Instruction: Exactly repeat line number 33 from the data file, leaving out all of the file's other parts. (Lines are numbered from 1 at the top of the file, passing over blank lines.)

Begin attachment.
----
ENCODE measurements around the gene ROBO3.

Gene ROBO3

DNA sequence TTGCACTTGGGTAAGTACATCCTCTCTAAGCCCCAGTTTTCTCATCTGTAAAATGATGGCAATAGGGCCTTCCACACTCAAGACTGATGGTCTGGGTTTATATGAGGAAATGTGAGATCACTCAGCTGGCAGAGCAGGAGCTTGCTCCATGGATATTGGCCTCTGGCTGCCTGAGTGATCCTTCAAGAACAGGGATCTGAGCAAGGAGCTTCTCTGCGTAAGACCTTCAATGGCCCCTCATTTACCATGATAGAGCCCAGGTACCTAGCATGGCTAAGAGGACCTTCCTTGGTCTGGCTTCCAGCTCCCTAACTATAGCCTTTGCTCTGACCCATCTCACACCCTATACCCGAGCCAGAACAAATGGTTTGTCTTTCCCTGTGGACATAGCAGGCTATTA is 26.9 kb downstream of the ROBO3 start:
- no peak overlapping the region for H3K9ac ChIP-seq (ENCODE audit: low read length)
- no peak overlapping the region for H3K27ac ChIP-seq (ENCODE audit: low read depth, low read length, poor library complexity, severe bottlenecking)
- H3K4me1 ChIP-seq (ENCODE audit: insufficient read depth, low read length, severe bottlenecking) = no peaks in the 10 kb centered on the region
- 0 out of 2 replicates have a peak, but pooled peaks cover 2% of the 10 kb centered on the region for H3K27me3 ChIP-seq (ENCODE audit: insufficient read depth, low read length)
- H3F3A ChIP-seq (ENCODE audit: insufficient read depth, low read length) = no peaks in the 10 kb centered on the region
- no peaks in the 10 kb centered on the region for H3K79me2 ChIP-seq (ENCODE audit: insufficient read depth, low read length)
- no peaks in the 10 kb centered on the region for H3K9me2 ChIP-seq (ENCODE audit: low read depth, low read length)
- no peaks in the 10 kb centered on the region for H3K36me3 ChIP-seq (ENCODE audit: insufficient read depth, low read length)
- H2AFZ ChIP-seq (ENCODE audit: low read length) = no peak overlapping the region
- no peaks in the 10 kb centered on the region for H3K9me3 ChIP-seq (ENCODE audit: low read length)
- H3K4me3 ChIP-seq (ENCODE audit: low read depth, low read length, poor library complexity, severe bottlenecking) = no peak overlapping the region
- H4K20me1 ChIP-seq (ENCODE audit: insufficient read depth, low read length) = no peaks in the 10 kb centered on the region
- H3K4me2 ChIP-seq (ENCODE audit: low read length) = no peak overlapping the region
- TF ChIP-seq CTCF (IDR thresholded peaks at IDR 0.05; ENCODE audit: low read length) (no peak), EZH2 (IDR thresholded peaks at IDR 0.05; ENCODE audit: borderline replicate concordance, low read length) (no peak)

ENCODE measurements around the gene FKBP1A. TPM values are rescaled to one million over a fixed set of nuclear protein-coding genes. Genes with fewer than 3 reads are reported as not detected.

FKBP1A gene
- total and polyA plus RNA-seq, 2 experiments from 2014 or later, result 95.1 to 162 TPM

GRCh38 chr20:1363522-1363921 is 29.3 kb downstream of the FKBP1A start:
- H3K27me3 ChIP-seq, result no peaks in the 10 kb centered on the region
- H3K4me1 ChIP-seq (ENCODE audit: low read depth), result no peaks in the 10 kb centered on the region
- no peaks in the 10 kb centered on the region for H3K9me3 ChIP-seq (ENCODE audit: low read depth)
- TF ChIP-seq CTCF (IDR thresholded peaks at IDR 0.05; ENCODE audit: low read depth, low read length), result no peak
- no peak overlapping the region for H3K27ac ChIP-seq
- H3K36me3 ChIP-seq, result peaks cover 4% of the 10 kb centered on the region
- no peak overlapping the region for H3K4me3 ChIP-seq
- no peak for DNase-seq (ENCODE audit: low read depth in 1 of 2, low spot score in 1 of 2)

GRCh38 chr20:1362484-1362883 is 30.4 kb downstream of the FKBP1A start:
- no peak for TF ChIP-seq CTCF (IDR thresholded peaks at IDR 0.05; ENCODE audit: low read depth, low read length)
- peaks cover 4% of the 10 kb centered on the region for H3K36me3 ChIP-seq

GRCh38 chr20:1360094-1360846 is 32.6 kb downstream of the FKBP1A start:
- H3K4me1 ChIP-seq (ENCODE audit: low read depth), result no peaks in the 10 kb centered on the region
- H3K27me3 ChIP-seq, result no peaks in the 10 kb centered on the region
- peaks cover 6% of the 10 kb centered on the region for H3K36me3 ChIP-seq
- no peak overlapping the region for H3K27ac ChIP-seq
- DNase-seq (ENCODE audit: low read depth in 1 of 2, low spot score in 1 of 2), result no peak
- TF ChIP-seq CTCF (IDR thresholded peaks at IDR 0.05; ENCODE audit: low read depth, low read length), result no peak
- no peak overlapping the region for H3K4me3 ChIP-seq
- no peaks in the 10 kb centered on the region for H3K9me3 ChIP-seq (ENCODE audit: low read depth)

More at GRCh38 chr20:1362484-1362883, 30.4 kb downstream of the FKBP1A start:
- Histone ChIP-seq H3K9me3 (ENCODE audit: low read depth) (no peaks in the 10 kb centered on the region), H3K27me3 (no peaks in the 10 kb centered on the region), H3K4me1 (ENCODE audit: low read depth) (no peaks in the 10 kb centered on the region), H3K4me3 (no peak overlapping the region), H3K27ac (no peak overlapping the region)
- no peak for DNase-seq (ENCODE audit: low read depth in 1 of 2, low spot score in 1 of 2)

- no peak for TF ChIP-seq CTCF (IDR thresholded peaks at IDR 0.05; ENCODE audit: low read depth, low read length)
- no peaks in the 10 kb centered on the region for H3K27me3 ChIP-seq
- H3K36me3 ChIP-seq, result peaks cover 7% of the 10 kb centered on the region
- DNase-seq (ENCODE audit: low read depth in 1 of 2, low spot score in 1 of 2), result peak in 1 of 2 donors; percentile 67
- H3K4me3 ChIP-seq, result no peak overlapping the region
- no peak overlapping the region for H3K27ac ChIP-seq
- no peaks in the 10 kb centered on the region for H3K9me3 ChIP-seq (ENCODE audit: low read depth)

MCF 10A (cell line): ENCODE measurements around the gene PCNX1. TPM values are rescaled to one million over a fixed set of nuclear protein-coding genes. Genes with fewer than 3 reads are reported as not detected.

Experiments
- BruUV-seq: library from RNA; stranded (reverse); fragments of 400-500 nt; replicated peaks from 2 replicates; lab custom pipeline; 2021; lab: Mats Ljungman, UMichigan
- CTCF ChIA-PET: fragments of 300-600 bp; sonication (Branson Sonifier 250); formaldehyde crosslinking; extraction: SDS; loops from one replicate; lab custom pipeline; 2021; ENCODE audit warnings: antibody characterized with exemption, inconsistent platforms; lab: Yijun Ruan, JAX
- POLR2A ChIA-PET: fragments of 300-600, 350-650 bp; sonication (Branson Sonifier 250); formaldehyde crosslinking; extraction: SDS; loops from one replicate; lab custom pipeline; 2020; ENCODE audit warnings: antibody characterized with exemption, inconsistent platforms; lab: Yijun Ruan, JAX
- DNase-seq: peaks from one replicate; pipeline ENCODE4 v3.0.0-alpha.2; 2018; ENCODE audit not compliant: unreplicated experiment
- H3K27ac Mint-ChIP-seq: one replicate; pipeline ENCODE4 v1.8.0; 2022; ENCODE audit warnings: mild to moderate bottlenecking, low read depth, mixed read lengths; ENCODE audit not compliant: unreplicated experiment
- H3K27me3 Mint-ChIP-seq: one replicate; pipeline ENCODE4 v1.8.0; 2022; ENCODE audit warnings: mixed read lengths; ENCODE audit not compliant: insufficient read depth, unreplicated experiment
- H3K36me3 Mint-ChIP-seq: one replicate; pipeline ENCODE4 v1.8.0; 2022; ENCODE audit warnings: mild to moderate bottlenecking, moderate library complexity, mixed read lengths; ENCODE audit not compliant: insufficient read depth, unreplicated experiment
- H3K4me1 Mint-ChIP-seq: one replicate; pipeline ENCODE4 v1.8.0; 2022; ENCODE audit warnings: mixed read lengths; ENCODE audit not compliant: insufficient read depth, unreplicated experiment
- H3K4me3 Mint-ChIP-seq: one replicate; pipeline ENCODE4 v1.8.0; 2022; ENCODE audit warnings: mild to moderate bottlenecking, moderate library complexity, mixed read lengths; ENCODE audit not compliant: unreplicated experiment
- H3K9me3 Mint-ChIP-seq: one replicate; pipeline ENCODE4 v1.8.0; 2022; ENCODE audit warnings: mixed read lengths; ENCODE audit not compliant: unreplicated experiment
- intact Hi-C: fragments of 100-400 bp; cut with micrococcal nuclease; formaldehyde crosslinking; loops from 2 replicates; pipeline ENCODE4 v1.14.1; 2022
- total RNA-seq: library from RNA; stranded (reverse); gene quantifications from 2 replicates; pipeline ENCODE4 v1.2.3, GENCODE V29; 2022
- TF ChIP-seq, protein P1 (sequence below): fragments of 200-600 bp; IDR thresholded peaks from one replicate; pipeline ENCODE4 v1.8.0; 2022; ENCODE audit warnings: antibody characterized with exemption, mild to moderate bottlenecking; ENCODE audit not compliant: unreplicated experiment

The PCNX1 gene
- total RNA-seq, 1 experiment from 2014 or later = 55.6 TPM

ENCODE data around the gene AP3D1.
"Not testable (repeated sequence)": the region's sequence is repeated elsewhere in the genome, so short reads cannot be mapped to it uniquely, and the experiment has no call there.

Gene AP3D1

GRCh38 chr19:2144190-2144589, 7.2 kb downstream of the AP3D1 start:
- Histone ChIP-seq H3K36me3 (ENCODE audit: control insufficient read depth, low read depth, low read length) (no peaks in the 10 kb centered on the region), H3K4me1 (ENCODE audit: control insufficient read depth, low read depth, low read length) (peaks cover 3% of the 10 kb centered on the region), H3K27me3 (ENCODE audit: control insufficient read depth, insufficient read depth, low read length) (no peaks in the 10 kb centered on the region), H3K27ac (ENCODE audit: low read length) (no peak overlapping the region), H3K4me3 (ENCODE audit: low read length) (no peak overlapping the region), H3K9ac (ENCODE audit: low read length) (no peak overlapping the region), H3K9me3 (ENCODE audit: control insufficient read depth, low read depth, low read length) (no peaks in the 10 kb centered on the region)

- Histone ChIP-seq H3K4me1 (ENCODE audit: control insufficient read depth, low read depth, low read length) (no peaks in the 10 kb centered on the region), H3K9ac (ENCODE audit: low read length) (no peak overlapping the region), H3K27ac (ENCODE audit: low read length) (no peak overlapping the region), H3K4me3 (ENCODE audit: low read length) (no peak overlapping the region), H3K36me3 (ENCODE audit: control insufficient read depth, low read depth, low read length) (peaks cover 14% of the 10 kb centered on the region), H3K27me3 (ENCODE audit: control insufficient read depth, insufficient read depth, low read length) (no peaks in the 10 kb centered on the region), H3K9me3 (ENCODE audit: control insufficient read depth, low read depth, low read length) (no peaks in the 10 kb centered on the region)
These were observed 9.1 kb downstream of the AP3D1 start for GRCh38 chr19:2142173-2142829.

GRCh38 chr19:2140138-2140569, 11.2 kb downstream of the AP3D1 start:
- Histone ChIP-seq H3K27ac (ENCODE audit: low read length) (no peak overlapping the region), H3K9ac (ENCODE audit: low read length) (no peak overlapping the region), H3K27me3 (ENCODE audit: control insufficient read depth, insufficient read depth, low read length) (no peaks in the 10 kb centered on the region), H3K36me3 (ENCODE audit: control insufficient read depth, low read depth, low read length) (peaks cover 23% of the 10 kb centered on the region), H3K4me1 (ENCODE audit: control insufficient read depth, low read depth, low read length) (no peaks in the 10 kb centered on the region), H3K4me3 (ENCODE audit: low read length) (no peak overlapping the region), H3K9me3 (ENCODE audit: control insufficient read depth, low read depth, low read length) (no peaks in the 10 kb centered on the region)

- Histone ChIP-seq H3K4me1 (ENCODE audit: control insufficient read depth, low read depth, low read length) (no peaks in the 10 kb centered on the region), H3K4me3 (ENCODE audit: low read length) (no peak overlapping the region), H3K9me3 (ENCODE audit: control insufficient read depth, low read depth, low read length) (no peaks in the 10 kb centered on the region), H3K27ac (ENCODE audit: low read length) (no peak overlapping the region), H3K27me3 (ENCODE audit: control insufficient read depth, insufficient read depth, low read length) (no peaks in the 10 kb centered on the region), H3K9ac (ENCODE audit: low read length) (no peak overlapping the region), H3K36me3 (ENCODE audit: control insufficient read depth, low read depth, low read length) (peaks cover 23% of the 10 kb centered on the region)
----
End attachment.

GRCh38 chr20:1360094-1360846 is 32.6 kb downstream of the FKBP1A start: